“A friend of mine used to work at a large research hospital… She made a simple commitment: each week, she’d ask a person from a different office or department to lunch. Often, she’d meet them initially at company meetings or through project work; if the suggestion to have lunch together didn’t arise naturally, she’d tell them about her project, and they were almost always intrigued enough to join her.”
(Source: Harvard Business Review)
Networking at high-octane, packed events can feel like you’re being swept along in a whirlwind, so if you excel at one-to-one interactions — as many introverts do — you can achieve the same benefits at your own pace with just a little more effort. Whether it’s your co-founders, clients or potential investors, a one-on-one strategy won’t just get you connections — it can help you build deeper relationships with the people who matter. In a world where everyone can get connected via LinkedIn and Facebook, a personal touch might make all the difference.
And if you are stuck at one of those tornado-like events, the toilets can often be the eye of the storm. When you arrive at a gathering, just take stock of possible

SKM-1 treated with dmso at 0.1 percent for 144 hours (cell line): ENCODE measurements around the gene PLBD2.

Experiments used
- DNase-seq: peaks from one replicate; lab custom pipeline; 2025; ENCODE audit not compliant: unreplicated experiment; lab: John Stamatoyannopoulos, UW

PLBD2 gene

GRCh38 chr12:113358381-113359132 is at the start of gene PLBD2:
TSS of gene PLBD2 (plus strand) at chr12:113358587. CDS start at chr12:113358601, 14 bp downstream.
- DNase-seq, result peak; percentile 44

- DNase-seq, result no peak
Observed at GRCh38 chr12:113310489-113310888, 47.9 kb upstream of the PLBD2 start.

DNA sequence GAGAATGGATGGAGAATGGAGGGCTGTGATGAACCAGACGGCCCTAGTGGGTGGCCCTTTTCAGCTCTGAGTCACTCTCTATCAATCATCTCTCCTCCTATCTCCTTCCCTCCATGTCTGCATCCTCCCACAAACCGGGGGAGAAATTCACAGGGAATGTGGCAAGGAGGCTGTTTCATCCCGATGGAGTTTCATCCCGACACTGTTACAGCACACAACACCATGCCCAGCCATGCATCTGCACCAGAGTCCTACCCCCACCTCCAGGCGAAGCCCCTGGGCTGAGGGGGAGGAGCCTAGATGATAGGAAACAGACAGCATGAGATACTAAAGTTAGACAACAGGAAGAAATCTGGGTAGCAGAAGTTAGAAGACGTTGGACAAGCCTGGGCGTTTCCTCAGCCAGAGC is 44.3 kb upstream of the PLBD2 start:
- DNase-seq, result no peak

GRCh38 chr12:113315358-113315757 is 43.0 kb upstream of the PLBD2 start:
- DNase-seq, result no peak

escape routes quiet places where you can recharge — personally, I find that toilets are always a good choice. Whether you need to read a page of your favourite book, enjoy the relief of being alone or just rant silently at the world, these periodic breaks are for you to do what it takes to get your energy levels back up.
4. Find An Extrovert BFF
As Bill Gates said, if you’re an introvert building a startup around an idea, you had “better hire some extroverts“. Admitting that some of us just weren’t born to be sociable isn’t necessarily a defeatist attitude to take. None of us can be Jacks of all trades anyway, so by finding an extroverted co-founder or employee that can do jobs like publicity for you, you free your energy and time to work on something you actually like — it’s ‘divide and conquer’ at its finest.
One famous example is the partnership between Facebook executives Mark Zuckerberg and Sheryl Sandberg — while Facebook’s co-founder and CEO focuses on its tech aspects, his Chief Operating Officer navigates the company’s way through business expansion, communications and relationship building. It means that often the only person you need to truly communicate with to get your message or idea out is that one person (or team). Doesn’t that sound like heaven?